Media Coverage

That's NOT a hole in the picture: World's blackest material developed as spray paint

Researchers have developed a new version of the world's blackest material that can be applied using a spray paint gun.

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The Most Important Thing About This Shade Of Black Is Not An Artist's Rights

Lost in last week’s furor over an artist getting the rights to a shade of black was the chemistry that made it possible.

At issue is a material called Vantablack and its derivative S-VIS. Developed by a British company called Surrey Nanosystems, these coatings absorb an incredible amount of light—as much as 99.96% depending on what wavelength you consider. They’re so black that seeing them feels like looking into a hole.

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His Dark Materials

Journalist and author Kassia St Clair talks about Vantablack S-VIS is the Economist's first issue of 1843 Magazine.

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Some Artists Are Seeing Red Over A New 'Black'

A well thought out article on the debate over Vantablack S-VIS in art.

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Can an Artist ever really own a colour?

Anish Kapoor has the exclusive rights to paint using Vantablack, the blackest black that has ever existed – but other artists are keen to use it

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Artists at War - 'apparently'

Sadly, this factually incorrect story is now making the rounds. Vantablack is not a paint and is most certainly not used to hide satellites and stealth planes!

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Vantablack - Blackest Black in the World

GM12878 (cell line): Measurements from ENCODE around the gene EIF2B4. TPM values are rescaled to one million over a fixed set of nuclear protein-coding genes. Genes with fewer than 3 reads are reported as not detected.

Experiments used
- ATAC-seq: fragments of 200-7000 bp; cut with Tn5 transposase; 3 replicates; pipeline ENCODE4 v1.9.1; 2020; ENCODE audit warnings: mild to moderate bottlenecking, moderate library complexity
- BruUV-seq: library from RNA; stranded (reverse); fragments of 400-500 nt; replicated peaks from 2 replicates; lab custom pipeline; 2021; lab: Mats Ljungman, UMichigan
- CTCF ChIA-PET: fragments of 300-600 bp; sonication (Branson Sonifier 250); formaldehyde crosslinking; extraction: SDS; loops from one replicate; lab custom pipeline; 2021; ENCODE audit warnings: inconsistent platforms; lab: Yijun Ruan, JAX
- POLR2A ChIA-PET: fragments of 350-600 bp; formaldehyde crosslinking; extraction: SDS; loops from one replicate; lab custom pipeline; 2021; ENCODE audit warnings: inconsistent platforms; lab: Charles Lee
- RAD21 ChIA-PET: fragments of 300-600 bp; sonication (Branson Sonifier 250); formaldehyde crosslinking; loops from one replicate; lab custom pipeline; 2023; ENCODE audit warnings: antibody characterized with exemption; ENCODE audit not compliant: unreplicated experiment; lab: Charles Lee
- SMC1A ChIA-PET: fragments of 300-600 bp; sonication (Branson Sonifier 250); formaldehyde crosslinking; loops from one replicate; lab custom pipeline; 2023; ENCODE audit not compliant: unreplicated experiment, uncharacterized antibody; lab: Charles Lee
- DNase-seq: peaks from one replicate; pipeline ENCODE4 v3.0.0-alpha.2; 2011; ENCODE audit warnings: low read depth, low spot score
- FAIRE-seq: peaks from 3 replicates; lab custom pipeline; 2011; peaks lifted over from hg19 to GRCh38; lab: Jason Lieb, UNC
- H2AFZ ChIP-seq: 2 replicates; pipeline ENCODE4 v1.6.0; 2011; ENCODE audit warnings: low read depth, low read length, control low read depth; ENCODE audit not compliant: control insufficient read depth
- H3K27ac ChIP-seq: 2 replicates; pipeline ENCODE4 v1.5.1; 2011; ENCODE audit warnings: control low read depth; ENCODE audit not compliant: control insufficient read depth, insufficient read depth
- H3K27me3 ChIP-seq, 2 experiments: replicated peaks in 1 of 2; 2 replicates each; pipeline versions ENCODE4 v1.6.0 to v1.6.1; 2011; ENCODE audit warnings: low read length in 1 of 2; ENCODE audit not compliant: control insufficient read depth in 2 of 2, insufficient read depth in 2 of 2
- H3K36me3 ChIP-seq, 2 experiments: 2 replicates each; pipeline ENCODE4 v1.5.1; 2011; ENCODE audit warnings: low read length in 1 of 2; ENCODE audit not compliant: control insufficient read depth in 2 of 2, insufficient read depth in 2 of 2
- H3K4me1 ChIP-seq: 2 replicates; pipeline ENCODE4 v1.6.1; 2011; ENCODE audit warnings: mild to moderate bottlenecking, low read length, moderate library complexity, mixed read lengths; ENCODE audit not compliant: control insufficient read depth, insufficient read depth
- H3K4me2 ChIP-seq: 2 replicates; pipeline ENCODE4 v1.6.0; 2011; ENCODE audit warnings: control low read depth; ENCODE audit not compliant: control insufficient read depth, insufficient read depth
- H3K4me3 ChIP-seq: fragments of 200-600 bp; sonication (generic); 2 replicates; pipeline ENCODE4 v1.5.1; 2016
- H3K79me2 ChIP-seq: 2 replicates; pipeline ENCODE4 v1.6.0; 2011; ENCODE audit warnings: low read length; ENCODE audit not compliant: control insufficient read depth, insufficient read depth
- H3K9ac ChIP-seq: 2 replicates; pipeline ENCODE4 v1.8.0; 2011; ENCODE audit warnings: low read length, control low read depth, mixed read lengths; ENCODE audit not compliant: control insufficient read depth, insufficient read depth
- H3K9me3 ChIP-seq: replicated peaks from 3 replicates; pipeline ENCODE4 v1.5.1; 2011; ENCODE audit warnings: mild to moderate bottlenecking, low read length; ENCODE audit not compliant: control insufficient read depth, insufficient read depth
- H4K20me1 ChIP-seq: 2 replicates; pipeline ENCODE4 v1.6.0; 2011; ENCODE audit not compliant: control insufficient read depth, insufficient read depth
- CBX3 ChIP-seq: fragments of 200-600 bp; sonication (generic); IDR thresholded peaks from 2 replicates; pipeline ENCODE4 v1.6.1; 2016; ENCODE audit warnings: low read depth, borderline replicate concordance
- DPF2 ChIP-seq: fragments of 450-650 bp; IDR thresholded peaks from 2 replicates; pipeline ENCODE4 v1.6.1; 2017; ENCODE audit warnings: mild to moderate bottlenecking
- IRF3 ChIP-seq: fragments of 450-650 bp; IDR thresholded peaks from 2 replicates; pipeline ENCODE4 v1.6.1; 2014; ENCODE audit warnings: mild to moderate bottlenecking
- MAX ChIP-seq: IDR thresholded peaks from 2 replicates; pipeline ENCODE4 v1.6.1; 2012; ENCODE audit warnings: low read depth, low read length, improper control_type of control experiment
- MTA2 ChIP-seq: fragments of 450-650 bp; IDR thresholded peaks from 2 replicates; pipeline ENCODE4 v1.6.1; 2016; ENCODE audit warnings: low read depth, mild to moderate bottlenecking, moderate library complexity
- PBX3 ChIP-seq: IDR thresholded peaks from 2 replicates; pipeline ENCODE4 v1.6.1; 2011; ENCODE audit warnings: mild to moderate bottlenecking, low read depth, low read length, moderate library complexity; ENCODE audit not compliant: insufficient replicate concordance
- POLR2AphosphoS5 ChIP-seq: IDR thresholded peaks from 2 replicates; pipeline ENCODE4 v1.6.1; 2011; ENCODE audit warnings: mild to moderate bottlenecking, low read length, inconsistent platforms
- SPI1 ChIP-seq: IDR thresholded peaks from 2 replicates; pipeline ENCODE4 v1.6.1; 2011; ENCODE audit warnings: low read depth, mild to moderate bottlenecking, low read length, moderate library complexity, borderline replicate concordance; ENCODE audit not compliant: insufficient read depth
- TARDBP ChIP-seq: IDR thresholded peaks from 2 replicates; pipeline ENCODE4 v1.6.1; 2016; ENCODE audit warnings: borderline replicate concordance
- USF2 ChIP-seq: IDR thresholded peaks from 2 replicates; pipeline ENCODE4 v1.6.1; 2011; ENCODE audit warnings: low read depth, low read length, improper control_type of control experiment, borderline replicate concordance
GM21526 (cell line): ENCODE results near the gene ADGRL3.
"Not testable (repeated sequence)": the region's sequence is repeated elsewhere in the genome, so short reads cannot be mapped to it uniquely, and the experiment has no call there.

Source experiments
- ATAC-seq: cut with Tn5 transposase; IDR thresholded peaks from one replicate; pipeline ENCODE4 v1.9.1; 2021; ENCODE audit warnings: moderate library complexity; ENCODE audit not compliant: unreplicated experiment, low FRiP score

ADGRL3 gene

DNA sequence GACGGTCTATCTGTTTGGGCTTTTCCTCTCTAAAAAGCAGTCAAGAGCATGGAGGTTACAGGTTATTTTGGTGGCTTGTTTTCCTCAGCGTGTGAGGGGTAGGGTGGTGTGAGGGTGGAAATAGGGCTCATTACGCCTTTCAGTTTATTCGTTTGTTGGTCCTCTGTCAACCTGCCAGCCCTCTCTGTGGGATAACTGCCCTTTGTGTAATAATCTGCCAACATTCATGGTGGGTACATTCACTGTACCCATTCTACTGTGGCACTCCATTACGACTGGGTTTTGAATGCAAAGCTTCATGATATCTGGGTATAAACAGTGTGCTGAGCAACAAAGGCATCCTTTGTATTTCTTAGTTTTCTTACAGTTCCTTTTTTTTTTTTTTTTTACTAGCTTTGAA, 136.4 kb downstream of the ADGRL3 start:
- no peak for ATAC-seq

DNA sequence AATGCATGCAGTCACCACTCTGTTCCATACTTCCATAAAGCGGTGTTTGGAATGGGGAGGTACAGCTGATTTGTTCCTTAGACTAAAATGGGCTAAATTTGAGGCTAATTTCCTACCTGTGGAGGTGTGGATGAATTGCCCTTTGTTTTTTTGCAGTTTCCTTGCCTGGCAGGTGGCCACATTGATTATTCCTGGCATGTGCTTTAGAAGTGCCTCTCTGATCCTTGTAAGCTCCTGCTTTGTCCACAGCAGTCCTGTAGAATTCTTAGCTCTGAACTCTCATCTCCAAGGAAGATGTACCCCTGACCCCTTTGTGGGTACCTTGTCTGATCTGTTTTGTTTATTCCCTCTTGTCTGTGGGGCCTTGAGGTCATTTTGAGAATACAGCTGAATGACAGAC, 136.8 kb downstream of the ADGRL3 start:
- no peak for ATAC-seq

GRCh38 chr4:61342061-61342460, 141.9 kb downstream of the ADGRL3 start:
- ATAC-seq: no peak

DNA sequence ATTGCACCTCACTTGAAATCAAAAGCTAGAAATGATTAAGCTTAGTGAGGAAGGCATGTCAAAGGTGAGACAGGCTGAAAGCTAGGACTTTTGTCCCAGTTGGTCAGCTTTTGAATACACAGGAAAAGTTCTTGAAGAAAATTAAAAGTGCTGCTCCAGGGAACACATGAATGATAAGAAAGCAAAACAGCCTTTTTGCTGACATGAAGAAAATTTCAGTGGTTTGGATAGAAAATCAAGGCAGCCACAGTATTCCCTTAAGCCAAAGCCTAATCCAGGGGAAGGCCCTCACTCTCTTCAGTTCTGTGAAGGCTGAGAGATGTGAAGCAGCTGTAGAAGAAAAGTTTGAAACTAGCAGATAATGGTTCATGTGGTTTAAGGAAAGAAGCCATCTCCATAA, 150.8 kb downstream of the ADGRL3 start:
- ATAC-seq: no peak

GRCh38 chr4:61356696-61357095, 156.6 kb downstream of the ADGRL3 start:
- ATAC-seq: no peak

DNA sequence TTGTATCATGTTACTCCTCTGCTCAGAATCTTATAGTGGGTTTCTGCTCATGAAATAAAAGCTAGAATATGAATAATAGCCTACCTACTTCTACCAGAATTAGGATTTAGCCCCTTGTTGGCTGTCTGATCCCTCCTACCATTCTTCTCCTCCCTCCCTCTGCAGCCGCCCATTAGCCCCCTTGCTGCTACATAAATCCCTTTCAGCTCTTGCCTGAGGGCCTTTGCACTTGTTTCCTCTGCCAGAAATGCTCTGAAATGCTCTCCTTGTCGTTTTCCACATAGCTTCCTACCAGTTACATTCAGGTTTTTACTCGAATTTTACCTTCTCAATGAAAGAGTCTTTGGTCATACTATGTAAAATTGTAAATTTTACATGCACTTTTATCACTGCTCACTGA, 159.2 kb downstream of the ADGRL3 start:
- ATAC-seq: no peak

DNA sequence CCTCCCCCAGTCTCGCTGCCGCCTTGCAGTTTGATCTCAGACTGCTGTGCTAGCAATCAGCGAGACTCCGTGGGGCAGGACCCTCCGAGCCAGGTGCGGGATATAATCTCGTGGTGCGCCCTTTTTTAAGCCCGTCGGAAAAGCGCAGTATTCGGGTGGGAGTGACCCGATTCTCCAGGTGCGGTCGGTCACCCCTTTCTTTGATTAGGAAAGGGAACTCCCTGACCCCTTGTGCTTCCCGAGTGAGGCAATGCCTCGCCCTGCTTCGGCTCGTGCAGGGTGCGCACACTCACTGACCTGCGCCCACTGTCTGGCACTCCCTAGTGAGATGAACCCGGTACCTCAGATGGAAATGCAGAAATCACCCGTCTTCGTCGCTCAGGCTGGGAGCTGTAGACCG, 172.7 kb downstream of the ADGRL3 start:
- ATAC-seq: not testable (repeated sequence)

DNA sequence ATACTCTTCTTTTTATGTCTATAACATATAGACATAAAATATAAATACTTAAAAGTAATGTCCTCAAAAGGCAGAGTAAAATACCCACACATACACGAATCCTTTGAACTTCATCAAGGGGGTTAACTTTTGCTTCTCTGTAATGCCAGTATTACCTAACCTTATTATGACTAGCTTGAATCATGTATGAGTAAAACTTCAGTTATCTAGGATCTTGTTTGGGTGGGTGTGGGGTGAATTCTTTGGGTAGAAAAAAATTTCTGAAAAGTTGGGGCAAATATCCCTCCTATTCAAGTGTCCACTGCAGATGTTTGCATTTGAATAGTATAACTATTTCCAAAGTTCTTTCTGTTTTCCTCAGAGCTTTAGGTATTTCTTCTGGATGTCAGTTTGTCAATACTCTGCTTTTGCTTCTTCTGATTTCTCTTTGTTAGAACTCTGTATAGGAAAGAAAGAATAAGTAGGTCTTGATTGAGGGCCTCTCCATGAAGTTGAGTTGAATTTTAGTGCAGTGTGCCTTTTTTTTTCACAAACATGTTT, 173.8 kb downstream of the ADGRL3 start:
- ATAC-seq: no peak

Marty Jopson heads to SurreyNano systems, a company behind the world blackest black. The vantablack mask seen in the film will be on display at the Science Museum from 12th Feb.

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Vantablack, the world’s blackest material, is coming to the Science Museum

Vantablack, the world’s blackest material, is coming to the Science Museum.

Its dark appearance is the result of a unique forest-like coating of densely packed, ultra-thin carbon nanotubes which absorb 99.96% of visible light that hits its surface.

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Channel 4 ditches signature '4' logo in 'brave and bizarre' rebrand

It’s either a bold reinvention of a middle-aged brand, or a marketing brainstorm too far. 

Channel 4 has unveiled a new on-screen identity which dispenses with the signature “4” logo that has provided the broadcaster’s focal point for 33 years.

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Your chance to look into a 'black hole': Scientists create material so dark you can't see it

The blackest material known to man has been applied to a Lynx can that's on display in London this month.

Scientists have coated a can of Lynx spray with a material called Vantablack - the blackest material known to man.

Vantablack has such unusual light-absorbing properties that it confuses the human eye, making it very difficult to focus or see any contours.


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